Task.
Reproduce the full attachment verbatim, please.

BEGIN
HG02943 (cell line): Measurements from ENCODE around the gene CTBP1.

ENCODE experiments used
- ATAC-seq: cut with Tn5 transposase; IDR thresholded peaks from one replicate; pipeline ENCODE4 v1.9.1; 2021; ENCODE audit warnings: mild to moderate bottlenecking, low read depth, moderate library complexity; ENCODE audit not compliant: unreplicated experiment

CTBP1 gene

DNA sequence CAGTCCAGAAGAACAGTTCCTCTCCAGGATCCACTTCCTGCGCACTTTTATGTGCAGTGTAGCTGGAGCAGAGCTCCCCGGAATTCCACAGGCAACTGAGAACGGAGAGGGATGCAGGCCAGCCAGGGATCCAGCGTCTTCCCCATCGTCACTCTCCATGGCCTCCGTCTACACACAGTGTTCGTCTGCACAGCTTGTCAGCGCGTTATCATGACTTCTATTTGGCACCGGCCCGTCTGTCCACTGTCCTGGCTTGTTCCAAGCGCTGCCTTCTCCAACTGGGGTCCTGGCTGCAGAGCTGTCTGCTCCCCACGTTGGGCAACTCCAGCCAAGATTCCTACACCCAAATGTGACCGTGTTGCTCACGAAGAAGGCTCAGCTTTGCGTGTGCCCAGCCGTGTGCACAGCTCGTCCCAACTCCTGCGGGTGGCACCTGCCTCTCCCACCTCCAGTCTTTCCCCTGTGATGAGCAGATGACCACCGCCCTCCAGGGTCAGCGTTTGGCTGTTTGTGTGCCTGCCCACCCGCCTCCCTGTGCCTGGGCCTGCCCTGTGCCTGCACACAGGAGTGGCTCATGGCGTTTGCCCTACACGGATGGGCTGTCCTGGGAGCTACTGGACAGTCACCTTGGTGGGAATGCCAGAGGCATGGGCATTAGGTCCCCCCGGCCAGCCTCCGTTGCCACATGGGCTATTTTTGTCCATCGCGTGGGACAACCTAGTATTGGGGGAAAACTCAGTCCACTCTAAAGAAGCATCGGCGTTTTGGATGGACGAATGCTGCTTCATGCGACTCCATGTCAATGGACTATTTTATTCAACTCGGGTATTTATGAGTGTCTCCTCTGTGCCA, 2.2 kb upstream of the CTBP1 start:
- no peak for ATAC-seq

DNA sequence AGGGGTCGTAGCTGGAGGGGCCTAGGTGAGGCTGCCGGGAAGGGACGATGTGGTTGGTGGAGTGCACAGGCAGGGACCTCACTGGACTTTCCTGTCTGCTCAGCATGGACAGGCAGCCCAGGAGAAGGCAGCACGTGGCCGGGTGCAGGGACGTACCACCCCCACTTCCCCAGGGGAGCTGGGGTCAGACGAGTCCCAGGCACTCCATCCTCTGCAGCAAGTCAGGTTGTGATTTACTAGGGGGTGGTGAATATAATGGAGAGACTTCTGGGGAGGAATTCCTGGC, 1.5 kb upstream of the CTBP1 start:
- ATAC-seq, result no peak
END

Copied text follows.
HG02943 (cell line): Measurements from ENCODE around the gene CTBP1.

ENCODE experiments used
- ATAC-seq: cut with Tn5 transposase; IDR thresholded peaks from one replicate; pipeline ENCODE4 v1.9.1; 2021; ENCODE audit warnings: mild to moderate bottlenecking, low read depth, moderate library complexity; ENCODE audit not compliant: unreplicated experiment

CTBP1 gene

DNA sequence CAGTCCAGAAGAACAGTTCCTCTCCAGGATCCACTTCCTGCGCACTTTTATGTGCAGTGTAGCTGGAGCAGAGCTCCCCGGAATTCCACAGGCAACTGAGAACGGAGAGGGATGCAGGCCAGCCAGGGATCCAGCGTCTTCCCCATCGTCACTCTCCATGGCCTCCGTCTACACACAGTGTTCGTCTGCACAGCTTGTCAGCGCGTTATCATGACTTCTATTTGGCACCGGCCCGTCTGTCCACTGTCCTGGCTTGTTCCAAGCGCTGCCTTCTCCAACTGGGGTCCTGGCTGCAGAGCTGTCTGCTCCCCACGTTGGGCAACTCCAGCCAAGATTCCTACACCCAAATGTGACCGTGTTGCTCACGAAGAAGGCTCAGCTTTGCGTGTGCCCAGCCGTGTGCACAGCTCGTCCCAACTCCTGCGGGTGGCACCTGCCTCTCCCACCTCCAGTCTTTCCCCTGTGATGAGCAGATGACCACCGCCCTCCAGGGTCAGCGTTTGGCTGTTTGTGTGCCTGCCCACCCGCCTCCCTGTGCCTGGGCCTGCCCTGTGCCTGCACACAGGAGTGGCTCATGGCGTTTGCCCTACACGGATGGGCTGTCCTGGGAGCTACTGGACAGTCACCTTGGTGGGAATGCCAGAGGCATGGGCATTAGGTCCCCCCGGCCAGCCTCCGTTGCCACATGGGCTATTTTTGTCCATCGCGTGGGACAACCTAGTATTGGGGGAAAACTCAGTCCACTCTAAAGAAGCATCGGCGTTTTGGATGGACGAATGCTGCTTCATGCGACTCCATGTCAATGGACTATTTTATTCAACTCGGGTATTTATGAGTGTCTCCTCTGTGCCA, 2.2 kb upstream of the CTBP1 start:
- no peak for ATAC-seq

DNA sequence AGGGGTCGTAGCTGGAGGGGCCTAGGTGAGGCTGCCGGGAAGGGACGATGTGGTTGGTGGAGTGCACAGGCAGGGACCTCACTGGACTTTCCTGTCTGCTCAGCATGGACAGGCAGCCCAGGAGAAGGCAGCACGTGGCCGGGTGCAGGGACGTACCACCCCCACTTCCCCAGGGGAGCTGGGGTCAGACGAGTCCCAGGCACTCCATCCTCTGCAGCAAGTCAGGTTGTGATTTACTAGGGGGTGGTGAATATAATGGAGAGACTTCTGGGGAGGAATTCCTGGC, 1.5 kb upstream of the CTBP1 start:
- ATAC-seq, result no peak